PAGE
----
Using Mozilla DeepSpeech for automatic speech-to-text

Hello,

I plan to integrate the mozilla deepspeech project into jigasi to enable automatic speech-to-text. I am aware of the work @Nik_V has done with enabling automatic speech-to-text with Google Speech API.

My plan is to use the Java bindings provided by Mozilla DeepSpeech (https://deepspeech.readthedocs.io/en/v0.7.0/Java-API.html) and implement the transcription service interface already existing in jigasi. The bindings over a streaming interface and matches what jigasi needs (broadly).

Any comments, feedback or ideas to help with this?

I also have a more specific question - the Java bindings of Mozilla DeepSpeech needs a 16-bit, mono raw audio sampled at 16kHz (assume raw means linear PCM encoding). I guess that the audio format coming here https://github.com/jitsi/jigasi/blob/master/src/main/java/org/jitsi/jigasi/transcription/TranscriptionRequest.java is in the Opus encoding. Is there an established way in the jitsi codebase to get the raw output from the Opus audio format? Also might need to resample to 16 kHz.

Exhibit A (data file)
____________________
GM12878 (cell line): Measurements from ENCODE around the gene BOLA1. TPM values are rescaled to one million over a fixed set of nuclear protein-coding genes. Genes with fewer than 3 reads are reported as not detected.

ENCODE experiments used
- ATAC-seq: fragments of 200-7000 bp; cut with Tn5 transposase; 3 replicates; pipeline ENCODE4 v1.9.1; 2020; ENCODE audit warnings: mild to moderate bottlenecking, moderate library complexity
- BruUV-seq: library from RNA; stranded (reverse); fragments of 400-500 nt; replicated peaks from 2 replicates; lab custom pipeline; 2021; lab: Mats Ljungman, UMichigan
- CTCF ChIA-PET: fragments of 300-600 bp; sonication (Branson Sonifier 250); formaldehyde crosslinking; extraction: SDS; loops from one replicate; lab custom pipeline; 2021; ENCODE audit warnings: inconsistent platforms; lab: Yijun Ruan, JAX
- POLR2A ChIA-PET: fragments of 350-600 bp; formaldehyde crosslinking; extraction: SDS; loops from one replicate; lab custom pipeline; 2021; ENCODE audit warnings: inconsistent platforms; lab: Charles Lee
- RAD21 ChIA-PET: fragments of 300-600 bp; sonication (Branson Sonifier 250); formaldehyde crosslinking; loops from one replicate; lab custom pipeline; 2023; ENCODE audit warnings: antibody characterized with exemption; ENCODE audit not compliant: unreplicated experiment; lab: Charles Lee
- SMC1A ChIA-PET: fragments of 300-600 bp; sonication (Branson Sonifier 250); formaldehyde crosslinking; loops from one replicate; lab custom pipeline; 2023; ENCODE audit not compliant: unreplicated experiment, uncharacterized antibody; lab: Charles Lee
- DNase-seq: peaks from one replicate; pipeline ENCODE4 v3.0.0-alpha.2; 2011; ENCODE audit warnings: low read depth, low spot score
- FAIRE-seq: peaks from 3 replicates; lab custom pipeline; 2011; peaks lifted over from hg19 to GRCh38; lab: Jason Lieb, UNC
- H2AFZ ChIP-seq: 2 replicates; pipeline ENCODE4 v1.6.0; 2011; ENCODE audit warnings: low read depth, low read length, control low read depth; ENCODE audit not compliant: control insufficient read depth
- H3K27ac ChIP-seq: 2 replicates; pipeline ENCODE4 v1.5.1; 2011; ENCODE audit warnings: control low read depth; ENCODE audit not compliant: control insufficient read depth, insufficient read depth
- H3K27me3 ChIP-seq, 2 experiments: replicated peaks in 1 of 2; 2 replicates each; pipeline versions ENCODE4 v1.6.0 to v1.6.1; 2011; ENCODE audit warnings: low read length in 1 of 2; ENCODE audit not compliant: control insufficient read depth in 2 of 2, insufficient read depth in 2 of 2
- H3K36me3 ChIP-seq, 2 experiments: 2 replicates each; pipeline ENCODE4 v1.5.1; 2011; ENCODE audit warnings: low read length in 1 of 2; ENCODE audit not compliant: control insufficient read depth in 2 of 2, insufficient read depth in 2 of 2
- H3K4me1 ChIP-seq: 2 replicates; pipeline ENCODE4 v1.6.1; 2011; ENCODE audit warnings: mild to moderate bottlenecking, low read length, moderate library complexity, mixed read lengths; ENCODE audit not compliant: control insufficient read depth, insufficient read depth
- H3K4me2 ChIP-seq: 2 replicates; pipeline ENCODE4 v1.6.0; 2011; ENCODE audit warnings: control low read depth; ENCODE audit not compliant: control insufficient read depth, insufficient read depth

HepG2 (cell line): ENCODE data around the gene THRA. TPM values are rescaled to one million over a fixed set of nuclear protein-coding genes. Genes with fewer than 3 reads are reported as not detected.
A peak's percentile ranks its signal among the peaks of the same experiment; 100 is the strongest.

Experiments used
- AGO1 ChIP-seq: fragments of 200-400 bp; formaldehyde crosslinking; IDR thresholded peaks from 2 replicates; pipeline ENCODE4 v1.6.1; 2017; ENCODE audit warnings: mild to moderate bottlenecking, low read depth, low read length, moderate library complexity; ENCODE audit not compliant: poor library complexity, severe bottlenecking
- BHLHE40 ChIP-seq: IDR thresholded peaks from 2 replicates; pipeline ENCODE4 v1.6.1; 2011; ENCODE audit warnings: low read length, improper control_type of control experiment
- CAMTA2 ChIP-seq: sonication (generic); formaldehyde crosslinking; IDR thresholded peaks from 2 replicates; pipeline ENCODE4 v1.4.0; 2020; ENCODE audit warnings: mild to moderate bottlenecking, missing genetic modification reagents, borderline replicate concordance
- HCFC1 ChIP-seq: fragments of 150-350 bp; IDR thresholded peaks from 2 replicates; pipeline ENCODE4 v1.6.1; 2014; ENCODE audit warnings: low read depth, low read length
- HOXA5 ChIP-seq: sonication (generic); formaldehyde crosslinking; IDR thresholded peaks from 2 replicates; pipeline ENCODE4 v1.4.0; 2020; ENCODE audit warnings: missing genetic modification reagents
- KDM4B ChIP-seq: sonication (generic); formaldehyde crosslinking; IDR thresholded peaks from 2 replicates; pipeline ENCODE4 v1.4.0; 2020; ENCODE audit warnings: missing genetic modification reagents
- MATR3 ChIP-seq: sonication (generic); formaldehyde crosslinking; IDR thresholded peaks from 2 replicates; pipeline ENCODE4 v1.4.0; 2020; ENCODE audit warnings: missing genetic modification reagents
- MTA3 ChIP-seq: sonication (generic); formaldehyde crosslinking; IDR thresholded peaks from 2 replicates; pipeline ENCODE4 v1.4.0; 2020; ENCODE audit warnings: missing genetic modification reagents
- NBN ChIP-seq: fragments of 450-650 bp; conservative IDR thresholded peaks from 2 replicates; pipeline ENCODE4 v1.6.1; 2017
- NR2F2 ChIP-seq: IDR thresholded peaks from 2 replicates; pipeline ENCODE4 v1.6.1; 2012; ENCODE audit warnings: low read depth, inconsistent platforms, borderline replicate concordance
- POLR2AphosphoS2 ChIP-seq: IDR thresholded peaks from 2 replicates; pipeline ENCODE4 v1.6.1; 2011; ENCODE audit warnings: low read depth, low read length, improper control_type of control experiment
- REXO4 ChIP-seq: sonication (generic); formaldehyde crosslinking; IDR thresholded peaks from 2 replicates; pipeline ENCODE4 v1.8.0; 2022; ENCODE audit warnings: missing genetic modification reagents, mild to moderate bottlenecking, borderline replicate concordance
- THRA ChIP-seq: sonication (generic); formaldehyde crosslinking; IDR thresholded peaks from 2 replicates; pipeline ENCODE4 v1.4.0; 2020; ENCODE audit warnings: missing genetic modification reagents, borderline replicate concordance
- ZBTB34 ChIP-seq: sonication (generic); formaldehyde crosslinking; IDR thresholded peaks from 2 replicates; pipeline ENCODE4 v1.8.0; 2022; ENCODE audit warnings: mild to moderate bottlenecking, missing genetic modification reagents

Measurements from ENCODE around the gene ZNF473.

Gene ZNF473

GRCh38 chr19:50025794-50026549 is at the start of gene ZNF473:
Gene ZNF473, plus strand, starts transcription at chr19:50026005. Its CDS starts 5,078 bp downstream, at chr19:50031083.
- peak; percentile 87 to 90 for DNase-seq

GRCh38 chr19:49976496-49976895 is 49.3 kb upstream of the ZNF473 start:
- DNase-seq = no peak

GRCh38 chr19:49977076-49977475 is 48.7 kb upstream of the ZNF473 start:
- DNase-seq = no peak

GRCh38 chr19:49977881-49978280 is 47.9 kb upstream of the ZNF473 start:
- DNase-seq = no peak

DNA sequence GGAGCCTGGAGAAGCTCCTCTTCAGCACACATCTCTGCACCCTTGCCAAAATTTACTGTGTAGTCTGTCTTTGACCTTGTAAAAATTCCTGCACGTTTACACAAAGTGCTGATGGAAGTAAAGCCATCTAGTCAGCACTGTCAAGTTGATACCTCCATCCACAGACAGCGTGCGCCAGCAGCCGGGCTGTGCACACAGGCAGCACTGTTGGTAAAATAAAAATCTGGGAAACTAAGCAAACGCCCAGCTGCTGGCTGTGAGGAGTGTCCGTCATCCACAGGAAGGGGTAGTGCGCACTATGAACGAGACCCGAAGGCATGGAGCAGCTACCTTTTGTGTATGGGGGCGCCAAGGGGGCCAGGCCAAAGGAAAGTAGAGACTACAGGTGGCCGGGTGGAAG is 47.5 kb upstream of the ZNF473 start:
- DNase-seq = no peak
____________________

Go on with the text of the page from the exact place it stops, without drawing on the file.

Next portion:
If I recall correctly, the audio format should already be linear (verify by setting a breakpoint here: https://github.com/jitsi/jigasi/blob/309d62ad757b4492f537ab150e7f7fce72a0f0ae/src/main/java/org/jitsi/jigasi/transcription/Participant.java#L560)

However, looking at the DeepSpeech model, it requires an array of shorts. Have a look at https://github.com/jitsi/jitsi-webrtc-vad-wrapper/blob/master/src/main/java/org/jitsi/webrtcvadwrapper/audio/ByteSignedPcmAudioSegment.java, which is used to convert the audio to 16 bit PCM required by the VAD detection we use to filter out silence speech. It does not, however, resample the 48 kHz audio to 16 kHz. I think it’s OK to simply replace int[] with short[]

Thanks @Nik_V! Very useful!

So should I assume that the audio is sampled at 48 kHz? Is there somewhere in the code where I can check that?

You should inspect the AudioFormat object at https://github.com/jitsi/jigasi/blob/309d62ad757b4492f537ab150e7f7fce72a0f0ae/src/main/java/org/jitsi/jigasi/transcription/Participant.java#L560, it will tell you the encoding, sample rate, etc. If I recall correctly it audio is indeed 48 kHz.

One concern I have is the performance of the DeepSpeech model bindings. Does it perform well on CPU? How does that scale when there are e.g 10 participants being served at the same time?

Good question! I don’t know at the moment. It does work without GPU and the DeepSpeech team professes some great improvements on performance on the latests version. I am new to both Jitsi and DeepSpeech and it felt that using the Java bindings would be the easier way to start. Depending on how it goes - I will probably try the approach where DeepSpeech is an separate separate project.